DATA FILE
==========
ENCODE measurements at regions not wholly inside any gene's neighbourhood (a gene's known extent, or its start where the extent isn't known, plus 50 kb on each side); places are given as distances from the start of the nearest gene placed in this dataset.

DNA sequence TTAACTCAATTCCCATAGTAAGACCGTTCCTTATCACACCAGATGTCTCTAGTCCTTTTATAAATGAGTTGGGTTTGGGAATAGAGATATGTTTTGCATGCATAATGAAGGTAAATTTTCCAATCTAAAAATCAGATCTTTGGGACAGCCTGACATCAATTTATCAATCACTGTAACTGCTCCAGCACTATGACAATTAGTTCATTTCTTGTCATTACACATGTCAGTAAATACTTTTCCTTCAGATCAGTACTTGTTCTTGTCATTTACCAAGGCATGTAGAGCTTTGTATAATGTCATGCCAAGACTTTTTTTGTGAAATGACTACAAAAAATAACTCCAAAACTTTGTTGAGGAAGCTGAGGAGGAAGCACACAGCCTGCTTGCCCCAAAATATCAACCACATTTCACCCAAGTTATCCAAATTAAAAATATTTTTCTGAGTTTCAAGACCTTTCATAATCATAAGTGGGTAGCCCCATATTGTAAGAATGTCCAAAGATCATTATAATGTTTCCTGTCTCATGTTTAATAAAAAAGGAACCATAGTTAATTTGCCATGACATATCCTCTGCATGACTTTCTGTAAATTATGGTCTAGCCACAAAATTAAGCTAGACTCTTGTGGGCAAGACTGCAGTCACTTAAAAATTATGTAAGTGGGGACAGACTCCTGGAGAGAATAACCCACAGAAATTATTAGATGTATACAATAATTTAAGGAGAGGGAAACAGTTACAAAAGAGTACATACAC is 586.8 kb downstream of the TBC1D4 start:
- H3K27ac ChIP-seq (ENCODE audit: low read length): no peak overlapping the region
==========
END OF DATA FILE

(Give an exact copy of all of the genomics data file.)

ENCODE measurements at regions not wholly inside any gene's neighbourhood (a gene's known extent, or its start where the extent isn't known, plus 50 kb on each side); places are given as distances from the start of the nearest gene placed in this dataset.

DNA sequence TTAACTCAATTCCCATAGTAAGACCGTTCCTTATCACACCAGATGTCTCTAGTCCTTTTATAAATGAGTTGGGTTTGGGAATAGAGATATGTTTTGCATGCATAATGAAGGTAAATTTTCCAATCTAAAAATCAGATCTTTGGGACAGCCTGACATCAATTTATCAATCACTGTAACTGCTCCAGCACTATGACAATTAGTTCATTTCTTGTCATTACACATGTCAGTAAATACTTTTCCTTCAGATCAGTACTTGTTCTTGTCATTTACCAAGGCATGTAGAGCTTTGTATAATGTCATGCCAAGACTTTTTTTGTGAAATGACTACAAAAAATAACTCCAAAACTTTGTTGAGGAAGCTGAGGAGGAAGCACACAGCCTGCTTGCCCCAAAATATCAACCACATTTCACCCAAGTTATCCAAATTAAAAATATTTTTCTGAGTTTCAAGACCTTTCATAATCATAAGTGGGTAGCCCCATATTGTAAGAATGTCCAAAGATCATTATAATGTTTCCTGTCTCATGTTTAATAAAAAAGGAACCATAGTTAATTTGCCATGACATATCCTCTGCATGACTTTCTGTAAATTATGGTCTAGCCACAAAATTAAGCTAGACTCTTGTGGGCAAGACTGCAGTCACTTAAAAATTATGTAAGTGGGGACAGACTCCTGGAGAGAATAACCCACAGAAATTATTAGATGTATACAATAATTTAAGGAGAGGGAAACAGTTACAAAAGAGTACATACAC is 586.8 kb downstream of the TBC1D4 start:
- H3K27ac ChIP-seq (ENCODE audit: low read length): no peak overlapping the region